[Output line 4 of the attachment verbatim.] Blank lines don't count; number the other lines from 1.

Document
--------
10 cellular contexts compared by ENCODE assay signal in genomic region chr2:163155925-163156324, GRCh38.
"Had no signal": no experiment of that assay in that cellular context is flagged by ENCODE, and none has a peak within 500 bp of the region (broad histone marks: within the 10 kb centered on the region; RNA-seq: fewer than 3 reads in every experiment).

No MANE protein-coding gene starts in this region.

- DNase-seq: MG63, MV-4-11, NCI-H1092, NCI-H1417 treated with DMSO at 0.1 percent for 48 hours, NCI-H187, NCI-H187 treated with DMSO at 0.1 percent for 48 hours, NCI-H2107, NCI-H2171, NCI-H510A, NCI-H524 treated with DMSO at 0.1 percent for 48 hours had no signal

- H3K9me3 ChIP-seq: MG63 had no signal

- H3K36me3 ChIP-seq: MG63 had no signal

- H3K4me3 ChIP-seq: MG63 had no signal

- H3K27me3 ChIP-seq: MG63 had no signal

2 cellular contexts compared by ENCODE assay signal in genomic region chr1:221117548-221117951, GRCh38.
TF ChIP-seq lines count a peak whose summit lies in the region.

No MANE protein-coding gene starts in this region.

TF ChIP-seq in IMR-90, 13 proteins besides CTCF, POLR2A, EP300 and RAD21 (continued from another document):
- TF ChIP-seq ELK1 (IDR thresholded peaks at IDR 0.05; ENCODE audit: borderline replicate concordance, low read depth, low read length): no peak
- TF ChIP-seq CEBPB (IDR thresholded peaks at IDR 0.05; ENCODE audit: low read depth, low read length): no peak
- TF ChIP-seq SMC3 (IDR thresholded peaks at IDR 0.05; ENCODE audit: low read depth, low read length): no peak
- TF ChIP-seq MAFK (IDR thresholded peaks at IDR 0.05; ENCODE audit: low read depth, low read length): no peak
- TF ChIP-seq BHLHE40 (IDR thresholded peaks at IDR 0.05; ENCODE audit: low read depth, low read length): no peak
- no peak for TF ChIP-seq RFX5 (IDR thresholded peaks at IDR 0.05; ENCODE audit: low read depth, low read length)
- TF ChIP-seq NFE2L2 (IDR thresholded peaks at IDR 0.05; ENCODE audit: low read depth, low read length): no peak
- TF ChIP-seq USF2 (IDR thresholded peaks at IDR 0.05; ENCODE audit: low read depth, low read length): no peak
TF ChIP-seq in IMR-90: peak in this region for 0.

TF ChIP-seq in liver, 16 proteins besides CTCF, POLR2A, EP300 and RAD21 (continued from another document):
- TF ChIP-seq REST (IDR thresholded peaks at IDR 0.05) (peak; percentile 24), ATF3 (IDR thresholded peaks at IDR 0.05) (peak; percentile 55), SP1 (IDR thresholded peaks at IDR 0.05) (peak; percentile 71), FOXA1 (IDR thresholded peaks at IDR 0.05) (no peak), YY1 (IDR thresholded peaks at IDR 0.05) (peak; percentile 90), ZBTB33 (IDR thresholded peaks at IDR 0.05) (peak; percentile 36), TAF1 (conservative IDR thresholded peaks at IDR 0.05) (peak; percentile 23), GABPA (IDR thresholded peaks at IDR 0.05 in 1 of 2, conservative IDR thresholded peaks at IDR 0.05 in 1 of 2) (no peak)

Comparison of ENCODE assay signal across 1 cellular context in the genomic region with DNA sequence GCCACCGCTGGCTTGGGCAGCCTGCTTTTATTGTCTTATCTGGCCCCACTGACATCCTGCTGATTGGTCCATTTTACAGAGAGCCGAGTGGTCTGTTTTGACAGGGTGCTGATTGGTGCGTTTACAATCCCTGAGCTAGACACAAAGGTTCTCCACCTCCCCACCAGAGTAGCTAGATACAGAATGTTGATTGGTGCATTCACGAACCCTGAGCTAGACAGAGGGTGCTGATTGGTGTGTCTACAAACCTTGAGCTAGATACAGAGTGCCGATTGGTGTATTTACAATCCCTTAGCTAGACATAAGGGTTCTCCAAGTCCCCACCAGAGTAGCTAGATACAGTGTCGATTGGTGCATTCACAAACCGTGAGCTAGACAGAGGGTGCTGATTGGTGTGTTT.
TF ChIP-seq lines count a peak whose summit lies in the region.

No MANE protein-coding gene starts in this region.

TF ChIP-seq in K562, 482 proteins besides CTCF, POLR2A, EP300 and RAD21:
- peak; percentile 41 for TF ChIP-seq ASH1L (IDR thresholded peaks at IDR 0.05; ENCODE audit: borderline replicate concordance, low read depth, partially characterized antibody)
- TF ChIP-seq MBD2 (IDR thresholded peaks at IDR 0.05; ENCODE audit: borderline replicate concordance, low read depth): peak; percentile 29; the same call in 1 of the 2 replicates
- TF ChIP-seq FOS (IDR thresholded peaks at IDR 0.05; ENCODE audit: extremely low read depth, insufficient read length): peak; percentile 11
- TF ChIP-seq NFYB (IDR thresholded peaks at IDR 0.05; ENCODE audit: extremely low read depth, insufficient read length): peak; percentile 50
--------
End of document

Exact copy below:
- DNase-seq: MG63, MV-4-11, NCI-H1092, NCI-H1417 treated with DMSO at 0.1 percent for 48 hours, NCI-H187, NCI-H187 treated with DMSO at 0.1 percent for 48 hours, NCI-H2107, NCI-H2171, NCI-H510A, NCI-H524 treated with DMSO at 0.1 percent for 48 hours had no signal